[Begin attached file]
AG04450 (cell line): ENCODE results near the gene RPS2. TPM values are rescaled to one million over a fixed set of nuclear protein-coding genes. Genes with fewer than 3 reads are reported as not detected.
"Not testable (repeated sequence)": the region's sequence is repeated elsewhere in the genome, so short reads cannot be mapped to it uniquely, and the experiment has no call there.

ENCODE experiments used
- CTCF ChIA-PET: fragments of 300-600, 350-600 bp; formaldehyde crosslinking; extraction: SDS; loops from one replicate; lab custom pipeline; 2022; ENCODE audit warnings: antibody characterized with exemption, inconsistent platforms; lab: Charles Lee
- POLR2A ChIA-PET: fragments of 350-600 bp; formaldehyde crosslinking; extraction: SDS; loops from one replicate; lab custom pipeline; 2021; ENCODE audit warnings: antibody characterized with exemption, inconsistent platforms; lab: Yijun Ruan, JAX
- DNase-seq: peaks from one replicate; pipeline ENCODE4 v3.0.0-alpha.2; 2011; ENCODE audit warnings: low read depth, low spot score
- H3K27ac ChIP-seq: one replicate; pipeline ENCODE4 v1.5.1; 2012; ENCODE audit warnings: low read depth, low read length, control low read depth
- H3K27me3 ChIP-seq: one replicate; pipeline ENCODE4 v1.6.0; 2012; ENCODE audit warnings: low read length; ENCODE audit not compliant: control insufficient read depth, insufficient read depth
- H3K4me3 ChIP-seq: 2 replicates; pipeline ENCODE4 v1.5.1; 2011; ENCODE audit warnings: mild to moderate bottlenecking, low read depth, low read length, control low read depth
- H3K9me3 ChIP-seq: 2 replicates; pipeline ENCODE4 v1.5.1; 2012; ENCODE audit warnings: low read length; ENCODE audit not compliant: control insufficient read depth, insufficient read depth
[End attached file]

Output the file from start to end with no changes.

AG04450 (cell line): ENCODE results near the gene RPS2. TPM values are rescaled to one million over a fixed set of nuclear protein-coding genes. Genes with fewer than 3 reads are reported as not detected.
"Not testable (repeated sequence)": the region's sequence is repeated elsewhere in the genome, so short reads cannot be mapped to it uniquely, and the experiment has no call there.

ENCODE experiments used
- CTCF ChIA-PET: fragments of 300-600, 350-600 bp; formaldehyde crosslinking; extraction: SDS; loops from one replicate; lab custom pipeline; 2022; ENCODE audit warnings: antibody characterized with exemption, inconsistent platforms; lab: Charles Lee
- POLR2A ChIA-PET: fragments of 350-600 bp; formaldehyde crosslinking; extraction: SDS; loops from one replicate; lab custom pipeline; 2021; ENCODE audit warnings: antibody characterized with exemption, inconsistent platforms; lab: Yijun Ruan, JAX
- DNase-seq: peaks from one replicate; pipeline ENCODE4 v3.0.0-alpha.2; 2011; ENCODE audit warnings: low read depth, low spot score
- H3K27ac ChIP-seq: one replicate; pipeline ENCODE4 v1.5.1; 2012; ENCODE audit warnings: low read depth, low read length, control low read depth
- H3K27me3 ChIP-seq: one replicate; pipeline ENCODE4 v1.6.0; 2012; ENCODE audit warnings: low read length; ENCODE audit not compliant: control insufficient read depth, insufficient read depth
- H3K4me3 ChIP-seq: 2 replicates; pipeline ENCODE4 v1.5.1; 2011; ENCODE audit warnings: mild to moderate bottlenecking, low read depth, low read length, control low read depth
- H3K9me3 ChIP-seq: 2 replicates; pipeline ENCODE4 v1.5.1; 2012; ENCODE audit warnings: low read length; ENCODE audit not compliant: control insufficient read depth, insufficient read depth